How Feminist is you Feminist Wardrobe?

Author: Holly Campbell

It is no secret that Feminism, as a concept and a buzzword, has shot to the forefront of popular culture in the last couple of years. But as ‘Feminism’ seems to be growing in popularity, just how Feminist is it? And how Feminist is Feminist fashion?

Female empowerment has gained prevalence as a subject and rhetoric of advertising since Dove’s ‘Real Beauty’ campaign’ in 2004. Since then, ‘Feminism’ seems to be the ‘it-word’ of recent years. In 2014, we saw Beyonce’s ‘FEMINIST’ back drop at the VMA’s, followed by Emma Watson’s HeforShe campaign, Chanel’s Feminist protest catwalk and Amanda Sternberg raising light on the double standards faced by black women.

More recently, we have seen a serge in ‘FEMINIST’ emblazoned across sweaters and t-shirts by designers and brands. In September alone, H&M restocked their sell-out Feminist tee with a similar sweater and dress. This was accompanied by an advert featuring ‘real women’; challenging conventions of femininity with plus size women, female leaders,  women with armpit hair, shaved heads and muscles and women of colour. Last fashion week, Dior sent a skinny, young, white model down the SS17 runway wearing a tee with Author Chimamanda Ngozi Adichie’s quote ‘We should all be feminists’ printed across it.

As an instantaneous response, this is amazing! The feminist cause is finally receiving the attention it needs to achieve its goals. It is helpful for Feminism to receive attention within popular culture and fashion. Conversations about equality are opened amongst people who may have never otherwise encountered the movement. This attention may recruit new Feminists to take action for equality, it may encourage young women to read a feminist article or book, it may be creating a more accepting culture for Feminism to be discussed. Of course, this can contribute towards Feminism’s goals.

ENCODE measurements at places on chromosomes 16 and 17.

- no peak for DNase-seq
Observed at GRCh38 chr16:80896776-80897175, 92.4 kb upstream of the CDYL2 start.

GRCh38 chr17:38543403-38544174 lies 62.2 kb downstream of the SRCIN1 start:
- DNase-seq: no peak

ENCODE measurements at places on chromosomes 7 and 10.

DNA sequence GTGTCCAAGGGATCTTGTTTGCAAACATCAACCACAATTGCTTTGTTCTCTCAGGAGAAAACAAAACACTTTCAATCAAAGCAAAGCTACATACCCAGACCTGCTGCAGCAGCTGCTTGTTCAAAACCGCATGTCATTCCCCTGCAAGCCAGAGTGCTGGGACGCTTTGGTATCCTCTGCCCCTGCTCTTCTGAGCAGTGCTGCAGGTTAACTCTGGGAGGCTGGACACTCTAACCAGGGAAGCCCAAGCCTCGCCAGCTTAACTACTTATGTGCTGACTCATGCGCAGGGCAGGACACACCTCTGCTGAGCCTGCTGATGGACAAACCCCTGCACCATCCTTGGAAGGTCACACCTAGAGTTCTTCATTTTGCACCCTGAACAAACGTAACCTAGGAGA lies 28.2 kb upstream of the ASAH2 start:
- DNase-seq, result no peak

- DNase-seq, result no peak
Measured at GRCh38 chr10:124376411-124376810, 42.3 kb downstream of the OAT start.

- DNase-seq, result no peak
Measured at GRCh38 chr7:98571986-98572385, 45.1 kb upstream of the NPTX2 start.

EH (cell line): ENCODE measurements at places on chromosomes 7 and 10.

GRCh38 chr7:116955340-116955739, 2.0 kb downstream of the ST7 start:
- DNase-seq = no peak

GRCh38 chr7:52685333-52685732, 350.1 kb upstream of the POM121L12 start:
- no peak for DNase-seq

On the other hand however, how Feminist is this ‘Feminist’ fashion? Since 2004, Dove have been using a rhetoric of female empowerment to market their products, with a heavily criticised campaign. Now, Chanel, Dior and H&M are explicitly capitalising on Feminism to sell their clothing. They are earning a profit from their ‘Feminist’ emblazoned clothing as Feminism has become a trend. In one season, out the next. Trend-spotters must foresee upcoming movements and incorporate them on to the runway or high-street ready for us to eagerly consume. As consumers and fashionista’s, we no longer relate to the young, skinny, ideal and H&M are aware of this, marketing an advert based on exactly that. Feminism is a trendy buzzword word and brands have reflected that trend.